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Part 4: Keeping Your Child Healthy  >  The A-Z of Childhood Illnesses  >  Measles

MEASLES

SYMPTOMS: The diagnosis of measles is suspected in a child who has not received the measles vaccine and who, after coming in contact with a case of measles, develops fever, dry cough, running of the nose, and watering of the eyes.

The symptoms worsen as the days pass. After 3 to 4 days (a day before the rash appears), the child gets white spots, like grains of salt on a red surface (koplick spots) inside the cheek opposite the first and second upper molar teeth. The rash appears the next day, first on the hairline and then spreading downward, starting as fine, slightly raised spots, which may join together to give a patchy appearance. The fever shoots up to around 104°F.

The child looks quite ill and loses his appetite. He may not even want to have water. If he is breastfed, he may demand feeds more often. The fever continues for about 3 days after the appearance of the rash, which lasts for 5 to 8 days. After the rash fades, the skin may tend to peel off.


How To Differentiate Measles From Other Similar Illnesses

When a mother tells me that her child got a second attack of measles or he had measles after having received the measles vaccine, it is often a case of mistaken diagnosis. The child probably had or is now having a measles-like illness and not measles. One such illness is exanthem subitum or roseola infanturn. This is also a viral infection in which the child gets high fever as in measles, but does not look too sick. There is hardly any cold or cough. After 3 days, the fever suddenly returns to normal to be followed the next day by a light red rash that is not raised from the skin. It spreads from the trunk or the face and then to the limbs and fades within a day. It may be noticed that in measles, the temperature rises as the rash appears and the fever continues for a few days more along with the rash. But in exanthem subitum, the fever returns to normal. 

TREATMENT: There is no specific treatment. For cough, a homemade syrup of 2 parts of honey, one part of lime juice and tulsi (or ginger) juice is helpful. (Also see Cough). 

A child can be given 1 to 2 teaspoons of this mixture 4 to 5 times a day. 

Children with measles prefer to stay in the dark as bright light causes discomfort to the eyes. 

For fever, sponging with slightly warm water can be done or paracetamol may be given. Daily sponging of the whole body is advisable. A bath with slightly warm water is also allowed. 

Give the child the food he asks for; no food restrictions are necessary. Make sure he drinks enough fluids including juice, coconut water and plain water. Consult your doctor to rule out complications if your child refuses all foods and liquids and if he has fast breathing, earache, persistent headache, drowsiness or vomiting, or if the fever and cough persist after about 10 days.

Your child with measles is infectious to others from 1 to 2 days before the onset of illness to about 4 days after the rash appears. Keep him home from school and away from your other children. If the patient’s brother or sister has not had measles before, they should not be sent to school or any crowded place for 10 days. This is to prevent them infecting people they come in contact with.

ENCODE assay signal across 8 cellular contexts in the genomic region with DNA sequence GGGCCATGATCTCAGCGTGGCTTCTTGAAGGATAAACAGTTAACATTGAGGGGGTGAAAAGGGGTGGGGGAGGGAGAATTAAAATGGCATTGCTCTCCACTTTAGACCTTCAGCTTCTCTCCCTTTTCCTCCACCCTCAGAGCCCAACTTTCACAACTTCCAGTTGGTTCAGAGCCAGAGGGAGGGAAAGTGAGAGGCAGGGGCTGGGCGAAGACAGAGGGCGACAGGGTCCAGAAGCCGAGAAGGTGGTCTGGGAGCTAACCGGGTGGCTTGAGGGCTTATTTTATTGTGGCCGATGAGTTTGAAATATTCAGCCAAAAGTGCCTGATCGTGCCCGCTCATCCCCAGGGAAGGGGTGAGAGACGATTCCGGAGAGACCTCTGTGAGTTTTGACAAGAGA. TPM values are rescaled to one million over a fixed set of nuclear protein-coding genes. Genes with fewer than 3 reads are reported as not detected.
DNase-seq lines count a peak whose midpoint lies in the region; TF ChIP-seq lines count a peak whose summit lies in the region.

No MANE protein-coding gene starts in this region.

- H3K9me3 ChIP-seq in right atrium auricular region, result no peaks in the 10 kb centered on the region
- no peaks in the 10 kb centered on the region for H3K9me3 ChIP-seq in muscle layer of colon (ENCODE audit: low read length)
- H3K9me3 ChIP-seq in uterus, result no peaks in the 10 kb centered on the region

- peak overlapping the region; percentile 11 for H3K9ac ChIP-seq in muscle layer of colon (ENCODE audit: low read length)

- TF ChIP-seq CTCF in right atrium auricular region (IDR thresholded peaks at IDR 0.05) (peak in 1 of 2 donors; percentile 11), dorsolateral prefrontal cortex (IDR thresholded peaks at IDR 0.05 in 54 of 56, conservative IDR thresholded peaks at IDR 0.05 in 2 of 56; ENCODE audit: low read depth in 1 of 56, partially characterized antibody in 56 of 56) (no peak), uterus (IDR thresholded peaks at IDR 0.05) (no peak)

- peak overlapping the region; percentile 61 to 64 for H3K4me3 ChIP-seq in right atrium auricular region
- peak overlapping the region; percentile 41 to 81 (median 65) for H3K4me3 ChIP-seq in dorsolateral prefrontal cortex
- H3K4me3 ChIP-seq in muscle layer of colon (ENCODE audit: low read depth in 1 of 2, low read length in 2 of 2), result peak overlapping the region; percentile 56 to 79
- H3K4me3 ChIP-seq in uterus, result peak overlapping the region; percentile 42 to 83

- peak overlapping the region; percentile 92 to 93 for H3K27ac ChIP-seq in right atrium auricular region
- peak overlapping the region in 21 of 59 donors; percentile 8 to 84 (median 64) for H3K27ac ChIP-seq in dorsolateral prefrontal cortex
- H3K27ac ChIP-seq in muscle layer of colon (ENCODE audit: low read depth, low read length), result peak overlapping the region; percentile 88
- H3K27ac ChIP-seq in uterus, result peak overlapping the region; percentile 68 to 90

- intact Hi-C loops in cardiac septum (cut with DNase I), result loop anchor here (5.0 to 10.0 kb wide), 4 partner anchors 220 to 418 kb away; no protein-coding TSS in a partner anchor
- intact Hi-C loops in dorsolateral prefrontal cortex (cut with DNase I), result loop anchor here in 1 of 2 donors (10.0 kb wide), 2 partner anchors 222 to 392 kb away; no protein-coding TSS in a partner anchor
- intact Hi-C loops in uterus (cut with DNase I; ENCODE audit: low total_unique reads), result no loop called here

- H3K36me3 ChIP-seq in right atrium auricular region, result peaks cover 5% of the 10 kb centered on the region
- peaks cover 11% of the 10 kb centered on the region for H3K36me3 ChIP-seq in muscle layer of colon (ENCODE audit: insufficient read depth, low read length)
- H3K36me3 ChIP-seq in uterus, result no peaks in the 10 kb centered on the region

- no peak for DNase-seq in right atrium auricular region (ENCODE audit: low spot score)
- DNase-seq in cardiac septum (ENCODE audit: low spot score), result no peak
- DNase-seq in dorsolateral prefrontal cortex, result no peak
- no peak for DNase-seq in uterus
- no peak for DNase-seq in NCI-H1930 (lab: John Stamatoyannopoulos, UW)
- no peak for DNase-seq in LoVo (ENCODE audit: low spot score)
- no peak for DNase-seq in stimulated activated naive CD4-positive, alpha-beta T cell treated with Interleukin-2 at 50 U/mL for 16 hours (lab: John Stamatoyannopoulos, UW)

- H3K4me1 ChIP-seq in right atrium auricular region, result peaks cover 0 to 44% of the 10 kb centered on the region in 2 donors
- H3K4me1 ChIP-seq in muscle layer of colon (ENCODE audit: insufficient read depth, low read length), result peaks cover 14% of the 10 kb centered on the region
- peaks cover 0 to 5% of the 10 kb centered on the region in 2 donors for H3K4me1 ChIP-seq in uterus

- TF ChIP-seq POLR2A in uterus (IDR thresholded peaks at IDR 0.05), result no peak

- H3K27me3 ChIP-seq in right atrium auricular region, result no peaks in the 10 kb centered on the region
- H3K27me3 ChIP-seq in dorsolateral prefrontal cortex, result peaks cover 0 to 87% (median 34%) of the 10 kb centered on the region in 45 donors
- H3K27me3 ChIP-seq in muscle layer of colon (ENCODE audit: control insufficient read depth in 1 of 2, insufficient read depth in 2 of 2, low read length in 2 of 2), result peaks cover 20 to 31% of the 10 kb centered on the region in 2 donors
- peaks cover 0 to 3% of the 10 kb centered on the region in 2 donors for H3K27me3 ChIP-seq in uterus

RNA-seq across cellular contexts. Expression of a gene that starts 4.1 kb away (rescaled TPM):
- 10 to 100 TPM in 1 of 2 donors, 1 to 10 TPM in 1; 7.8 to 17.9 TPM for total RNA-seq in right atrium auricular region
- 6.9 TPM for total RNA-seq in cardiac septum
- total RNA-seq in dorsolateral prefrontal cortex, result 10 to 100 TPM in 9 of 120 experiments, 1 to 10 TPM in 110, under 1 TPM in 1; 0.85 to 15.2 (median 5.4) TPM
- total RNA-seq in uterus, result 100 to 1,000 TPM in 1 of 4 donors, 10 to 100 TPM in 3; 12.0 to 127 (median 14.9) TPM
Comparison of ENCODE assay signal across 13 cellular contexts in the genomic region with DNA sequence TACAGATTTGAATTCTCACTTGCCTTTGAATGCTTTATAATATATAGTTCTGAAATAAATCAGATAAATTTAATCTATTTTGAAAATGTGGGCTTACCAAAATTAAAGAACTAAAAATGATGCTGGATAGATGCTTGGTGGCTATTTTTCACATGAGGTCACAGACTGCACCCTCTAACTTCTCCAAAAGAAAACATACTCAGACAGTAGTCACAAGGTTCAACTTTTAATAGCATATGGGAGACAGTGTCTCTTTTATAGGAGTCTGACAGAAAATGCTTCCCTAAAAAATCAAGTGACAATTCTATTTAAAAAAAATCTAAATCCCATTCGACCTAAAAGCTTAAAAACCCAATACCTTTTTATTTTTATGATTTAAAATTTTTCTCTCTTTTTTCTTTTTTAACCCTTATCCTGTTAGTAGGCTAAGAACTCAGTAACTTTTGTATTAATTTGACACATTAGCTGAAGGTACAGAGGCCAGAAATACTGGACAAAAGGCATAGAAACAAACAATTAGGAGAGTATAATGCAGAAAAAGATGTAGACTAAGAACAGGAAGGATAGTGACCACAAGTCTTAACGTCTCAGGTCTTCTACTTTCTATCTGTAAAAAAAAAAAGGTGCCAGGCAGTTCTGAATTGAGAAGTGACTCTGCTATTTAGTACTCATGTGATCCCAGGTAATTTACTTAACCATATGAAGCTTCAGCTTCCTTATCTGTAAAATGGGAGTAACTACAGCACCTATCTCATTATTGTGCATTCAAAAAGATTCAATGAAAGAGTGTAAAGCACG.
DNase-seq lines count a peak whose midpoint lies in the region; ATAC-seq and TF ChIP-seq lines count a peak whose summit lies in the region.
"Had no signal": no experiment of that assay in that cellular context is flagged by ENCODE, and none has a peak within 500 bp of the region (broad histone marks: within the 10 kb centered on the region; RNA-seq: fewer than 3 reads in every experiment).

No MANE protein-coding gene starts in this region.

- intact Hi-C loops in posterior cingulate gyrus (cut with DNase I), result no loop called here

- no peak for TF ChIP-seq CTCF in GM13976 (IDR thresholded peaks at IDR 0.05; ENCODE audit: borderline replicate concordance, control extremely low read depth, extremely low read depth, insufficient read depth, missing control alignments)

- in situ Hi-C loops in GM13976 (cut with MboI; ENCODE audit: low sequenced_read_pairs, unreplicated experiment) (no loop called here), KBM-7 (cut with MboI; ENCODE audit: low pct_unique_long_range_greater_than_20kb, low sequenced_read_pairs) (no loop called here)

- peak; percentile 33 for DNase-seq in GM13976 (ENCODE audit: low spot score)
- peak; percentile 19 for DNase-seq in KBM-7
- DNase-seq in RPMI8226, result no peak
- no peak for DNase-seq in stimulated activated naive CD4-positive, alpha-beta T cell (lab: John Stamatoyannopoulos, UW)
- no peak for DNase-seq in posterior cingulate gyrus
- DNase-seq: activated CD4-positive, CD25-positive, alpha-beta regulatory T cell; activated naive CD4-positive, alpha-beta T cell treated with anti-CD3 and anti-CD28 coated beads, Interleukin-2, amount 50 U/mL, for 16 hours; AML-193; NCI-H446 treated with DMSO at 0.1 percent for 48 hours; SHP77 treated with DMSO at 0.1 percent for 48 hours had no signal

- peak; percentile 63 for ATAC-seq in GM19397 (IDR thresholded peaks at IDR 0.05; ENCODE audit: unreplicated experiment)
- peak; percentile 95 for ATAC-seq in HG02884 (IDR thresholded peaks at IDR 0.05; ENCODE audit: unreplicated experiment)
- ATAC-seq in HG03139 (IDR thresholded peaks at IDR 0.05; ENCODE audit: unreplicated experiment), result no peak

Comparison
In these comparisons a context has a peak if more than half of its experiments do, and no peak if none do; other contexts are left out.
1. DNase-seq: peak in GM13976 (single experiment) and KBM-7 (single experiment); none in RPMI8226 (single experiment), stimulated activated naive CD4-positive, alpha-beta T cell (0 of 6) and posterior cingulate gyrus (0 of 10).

7 March, 2016

 
Part 4
The A-Z of Childhood Illnesses

Abdominal Pain
Abrasions or Scratches
Acute Glomerulonephritis
Acute Nephritis
Acute Watery Diarrhoea
Addictions
Adenoids
AIDS
Allergies
Anaemia
Anorexia (Poor Appetite)
Asthma
ADHD
Autism
Backache
Bed-Wetting (Enuresis)
Birth Deformities
Bites and Stings
Bleeding
Bone, Joint and Muscle Injuries
Bowlegs and Knock-Knees
Breathlessness
Bronchiolitis
Burns
Calcium Deficiency
Cancer
Cardiac Pulmonary Resuscitation
Cerebral Palsy (CP)
Chickenpox
Choking
Circumcision
Cleft Lip and Palate
Common Cold
Congenital Heart Disease
Constipation
Convulsions or Fits or Seizures
Cough
Croup
Crying
Cuts
Dengue Fever
Diabetes Mellitus
Diarrhoea, Dysentery ...
Diphtheria
Down's Syndrome
Earache, Ear Infections ...
Electric Shock
Encephalitis
Eye Problems
Fears
Foot Problems
German Measles (Rubella)
Glands in the Neck ...
Headache
Head Injury
Hepatitis
Hydrocephalus
Hypertension
Hypospadias
Influenza (Flu)
Jaundice
Joint Disorders
Kala-Azar
Leptospirosis
Limp and Pain in the Legs
Malaria
Malnutrition (Undernutrition)
Measles
Meningitis
Meningomyelocele
Menstrual Problems
Mental Retardation (MR)
Mouth To Mouth Breathing
Mumps
Nephrotic Syndrome
Nose-Related Problems
Obesity
Pneumonia
Poisoning
Poliomyelitis
Premature Baby
Prolapse of the Rectum
Rabies
Rheumatic Fever
Rheumatoid Arthritis
Rickets
Short Child
Skin Conditions
Sleep and Sleep Problems
Sore Throat (Pharyngitis)
Splinters
Stammering
Stridor (Noisy Breathing)
Teething and Care of Teeth
Tetanus (Lock Jaw)
Thrush
Thumb-Sucking
Tics
Torticollis
Tracheoesophageal Fistula
Tropical Eosinophilia
Tuberculosis (TB)
Typhoid
Umbilical Problems
Undescended Testis
Urinary Infection
Vaginal Discharge
Vomiting
Wheezing
Whooping Cough (Pertusis)



Part 4
Keeping Your Child Healthy
Choosing A Paediatrician
Proper Use of Medicines
Home Remedies
A First Aid Kit
The A-Z of Childhood Illnesses
Psychological Concerns
Managing A Hospital Stay
Emergencies
Prayer And Your Child's Health
The Role of Nature Cure
Homoeopathy
Ayurveda and Child Care
Congenital Heart Disease FAQ
 
Guide to Child Care
Home
Introduction
1 Pregnancy, Childbirth ...
2 The Growing Years
3 Feeding Infants, ...
4 Keeping Your Child Healthy
5 Keeping Your Child Happy
About Dr. R. K. Anand
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